by Rachel Smith
18 August 2013
I met with an editor the other day who’s about to go freelancing and she asked me if I thought having a business card was absolutely essential. I do, actually. I know a lot of freelancers who don’t have business cards, or who put it in the non-essentials basket when money’s tight – which is totally understandable. Still, it’s part of how you ‘brand’ yourself (wanky as that sounds), and right now, when the industry is going through so much upheaval, I reckon it’s an essential investment to help any freelancer stand out more – and be remembered.
If you’re thinking about getting cards, or updating existing ones, here are a few ideas, from hilariously budget (like Roger’s, right) to push-the-boat-out beautiful (like some of the letter-press designs below). Card costs vary wildly but you don’t have to spend loads to get something you’d be proud to hand over to an editor or potential employer. If you have a specific idea, I’ve included some design and printing contacts at the end.
Along with using professional designers at RL, we use Canva for day-to-day stuff – social, blog images and so forth. It’s a great tool packed with templates you can modify, including those for business cards.
Sometimes, simple is good, like these customisable cards for journalist, editor, blogger, designer – you chuck all your details on the back. They also have others, like this ‘Writer’ card, which is also fully customisable. At Zazzle it costs around $35 for 100 cards, but gets cheaper the more you buy.
A US company I discovered through blogger Swiss Miss. Moo has heaps of beautiful designs to choose from, including some by famous cartoonists like Hugh MacLeod. This cute card for a copywriter / proofreader (right) says it all really, and I also dig a simple vintage typewriter card like the blue one below left (customisable on the back). Prices at Moo start at $20 for 50 cards up to $199 for 400.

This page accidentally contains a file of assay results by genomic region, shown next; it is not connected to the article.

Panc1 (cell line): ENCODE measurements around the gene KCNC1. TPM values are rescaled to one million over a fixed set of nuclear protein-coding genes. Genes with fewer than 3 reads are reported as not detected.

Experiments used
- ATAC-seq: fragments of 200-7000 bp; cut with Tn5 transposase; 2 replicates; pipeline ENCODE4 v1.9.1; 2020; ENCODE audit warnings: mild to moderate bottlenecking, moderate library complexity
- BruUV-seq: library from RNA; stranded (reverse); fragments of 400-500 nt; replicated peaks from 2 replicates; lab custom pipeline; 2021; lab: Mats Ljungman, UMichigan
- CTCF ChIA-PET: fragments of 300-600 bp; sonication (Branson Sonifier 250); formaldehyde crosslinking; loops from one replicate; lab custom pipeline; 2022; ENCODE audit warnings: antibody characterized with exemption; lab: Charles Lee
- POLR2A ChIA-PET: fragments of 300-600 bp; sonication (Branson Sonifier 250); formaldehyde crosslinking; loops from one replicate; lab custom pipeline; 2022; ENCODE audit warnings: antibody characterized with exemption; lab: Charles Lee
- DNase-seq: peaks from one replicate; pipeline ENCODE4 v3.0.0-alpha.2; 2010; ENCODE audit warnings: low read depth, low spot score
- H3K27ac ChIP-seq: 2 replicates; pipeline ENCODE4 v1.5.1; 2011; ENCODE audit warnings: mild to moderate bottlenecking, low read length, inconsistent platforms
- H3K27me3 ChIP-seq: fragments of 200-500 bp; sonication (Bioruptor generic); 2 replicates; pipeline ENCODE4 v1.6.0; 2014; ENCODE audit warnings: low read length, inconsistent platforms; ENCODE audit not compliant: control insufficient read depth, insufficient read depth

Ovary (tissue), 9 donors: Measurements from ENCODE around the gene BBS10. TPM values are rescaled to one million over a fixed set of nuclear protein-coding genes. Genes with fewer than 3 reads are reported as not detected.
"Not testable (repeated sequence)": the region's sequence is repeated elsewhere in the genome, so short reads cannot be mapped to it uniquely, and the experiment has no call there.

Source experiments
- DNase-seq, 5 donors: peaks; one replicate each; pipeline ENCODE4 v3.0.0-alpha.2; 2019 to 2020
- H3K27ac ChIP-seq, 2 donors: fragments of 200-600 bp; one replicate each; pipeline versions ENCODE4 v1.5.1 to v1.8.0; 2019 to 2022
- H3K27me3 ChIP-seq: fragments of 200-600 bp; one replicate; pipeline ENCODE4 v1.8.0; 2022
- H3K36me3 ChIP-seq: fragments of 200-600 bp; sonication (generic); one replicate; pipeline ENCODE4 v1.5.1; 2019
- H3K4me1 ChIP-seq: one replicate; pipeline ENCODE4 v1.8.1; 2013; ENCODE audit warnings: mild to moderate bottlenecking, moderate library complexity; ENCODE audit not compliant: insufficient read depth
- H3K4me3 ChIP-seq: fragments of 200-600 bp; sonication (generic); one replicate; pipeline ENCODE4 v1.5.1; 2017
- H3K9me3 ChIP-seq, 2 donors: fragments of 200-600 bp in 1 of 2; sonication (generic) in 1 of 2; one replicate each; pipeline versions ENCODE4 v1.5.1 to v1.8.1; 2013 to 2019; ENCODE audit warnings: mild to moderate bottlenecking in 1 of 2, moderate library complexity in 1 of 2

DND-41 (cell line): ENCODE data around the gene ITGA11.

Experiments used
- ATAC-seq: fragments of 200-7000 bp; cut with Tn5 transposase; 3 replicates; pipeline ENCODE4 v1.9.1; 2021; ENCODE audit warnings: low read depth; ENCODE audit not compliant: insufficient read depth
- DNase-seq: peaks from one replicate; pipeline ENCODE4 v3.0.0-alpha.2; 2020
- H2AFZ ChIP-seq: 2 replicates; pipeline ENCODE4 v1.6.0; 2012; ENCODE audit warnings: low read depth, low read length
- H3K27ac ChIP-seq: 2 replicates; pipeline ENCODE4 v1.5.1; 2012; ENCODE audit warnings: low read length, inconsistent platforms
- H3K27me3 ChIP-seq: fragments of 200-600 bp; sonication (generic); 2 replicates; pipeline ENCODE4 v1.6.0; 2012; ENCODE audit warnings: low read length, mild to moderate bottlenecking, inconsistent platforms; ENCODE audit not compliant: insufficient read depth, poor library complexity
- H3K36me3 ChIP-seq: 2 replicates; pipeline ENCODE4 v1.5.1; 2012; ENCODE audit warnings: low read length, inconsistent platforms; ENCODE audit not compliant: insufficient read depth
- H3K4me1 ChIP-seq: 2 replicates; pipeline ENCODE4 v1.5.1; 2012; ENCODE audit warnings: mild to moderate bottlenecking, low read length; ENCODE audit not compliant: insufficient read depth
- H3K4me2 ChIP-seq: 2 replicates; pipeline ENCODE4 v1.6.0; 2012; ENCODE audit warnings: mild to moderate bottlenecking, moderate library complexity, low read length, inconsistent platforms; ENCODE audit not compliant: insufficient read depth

A US design company created these letterpress cards for writer Caitlin Hall. All the info is in the speech bubble at the front and the back has space to scribble on. Click on the picture to see more pix of these super-cute business cards.
Hate the idea of carrying cards around, but still want a way to let people know where to find you? A custom stamp could be just the thing; it hangs off your keychain so you can stamp your ‘calling card’ wherever you like. And a downright bargain at just $25.
This card, from Etsy shop Simply Pixel, is kinda cute if you want something a bit organic and not so corporate. It’s handmade, and cards are emailed to you in a sheet.
Any radio journos out there? I love this microphone-style card to instantly tell people what you do. Custom-cut cards like this one are incredibly memorable, but be warned – they’re quite expensive to have printed.
Daniel is a UK-based designer who created this stunning letter-press ‘press pass’ business card for journalist Carlton Boyce. Letterpress cards are becoming much more popular although they can also be more pricey to print.
I love, love, love the stuff these guys are doing. They’re Aussies and their letter-press business cards are drool-worthy. Like this one, for Mei Yen Chua’s publishing and editing business.
Not sure where to get yours done? As you can see, there are heaps of options locally and overseas for getting cards printed. Locally, I love the letterpress cards at The Distillery. Or try Amber at Sprowt in Melbourne; she’s a fantastic designer and can arrange printing as well. I also recommend two designers we use regularly: Justine Ramsay and Jenny Lee. If you have artwork from a designer and just need printing, check out CMYK Printing – prices are reasonable because they’re an online print store. I’ve had cards, letterhead and flyers printed here and have always been impressed with the outcome.